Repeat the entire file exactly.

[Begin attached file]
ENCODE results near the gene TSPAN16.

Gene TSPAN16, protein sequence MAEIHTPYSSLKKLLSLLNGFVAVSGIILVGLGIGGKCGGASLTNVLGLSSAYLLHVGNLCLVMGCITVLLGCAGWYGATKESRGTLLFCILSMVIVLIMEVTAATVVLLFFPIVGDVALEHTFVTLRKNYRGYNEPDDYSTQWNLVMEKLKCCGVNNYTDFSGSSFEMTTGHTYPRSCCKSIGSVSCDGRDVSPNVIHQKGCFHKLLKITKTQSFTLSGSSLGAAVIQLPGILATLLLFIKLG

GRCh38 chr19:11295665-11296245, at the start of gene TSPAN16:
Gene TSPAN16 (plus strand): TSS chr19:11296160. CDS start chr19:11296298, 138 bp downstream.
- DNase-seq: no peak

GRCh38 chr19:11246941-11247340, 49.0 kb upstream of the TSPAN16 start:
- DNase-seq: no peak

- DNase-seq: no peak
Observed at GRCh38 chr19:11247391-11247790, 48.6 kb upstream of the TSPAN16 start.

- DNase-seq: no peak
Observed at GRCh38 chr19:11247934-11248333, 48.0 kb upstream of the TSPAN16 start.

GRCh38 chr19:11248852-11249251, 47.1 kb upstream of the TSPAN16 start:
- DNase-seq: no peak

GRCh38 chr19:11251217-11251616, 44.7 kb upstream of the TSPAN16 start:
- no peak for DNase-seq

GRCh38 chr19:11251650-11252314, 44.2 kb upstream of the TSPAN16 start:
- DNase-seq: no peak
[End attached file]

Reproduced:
ENCODE results near the gene TSPAN16.

Gene TSPAN16, protein sequence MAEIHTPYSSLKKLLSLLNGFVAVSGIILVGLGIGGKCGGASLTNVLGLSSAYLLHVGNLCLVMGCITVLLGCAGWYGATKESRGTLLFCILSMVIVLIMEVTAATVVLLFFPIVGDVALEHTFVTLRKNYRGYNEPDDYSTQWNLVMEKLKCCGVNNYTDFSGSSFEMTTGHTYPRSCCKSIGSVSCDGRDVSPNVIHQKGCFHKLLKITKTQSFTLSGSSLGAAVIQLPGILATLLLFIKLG

GRCh38 chr19:11295665-11296245, at the start of gene TSPAN16:
Gene TSPAN16 (plus strand): TSS chr19:11296160. CDS start chr19:11296298, 138 bp downstream.
- DNase-seq: no peak

GRCh38 chr19:11246941-11247340, 49.0 kb upstream of the TSPAN16 start:
- DNase-seq: no peak

- DNase-seq: no peak
Observed at GRCh38 chr19:11247391-11247790, 48.6 kb upstream of the TSPAN16 start.

- DNase-seq: no peak
Observed at GRCh38 chr19:11247934-11248333, 48.0 kb upstream of the TSPAN16 start.

GRCh38 chr19:11248852-11249251, 47.1 kb upstream of the TSPAN16 start:
- DNase-seq: no peak

GRCh38 chr19:11251217-11251616, 44.7 kb upstream of the TSPAN16 start:
- no peak for DNase-seq

GRCh38 chr19:11251650-11252314, 44.2 kb upstream of the TSPAN16 start:
- DNase-seq: no peak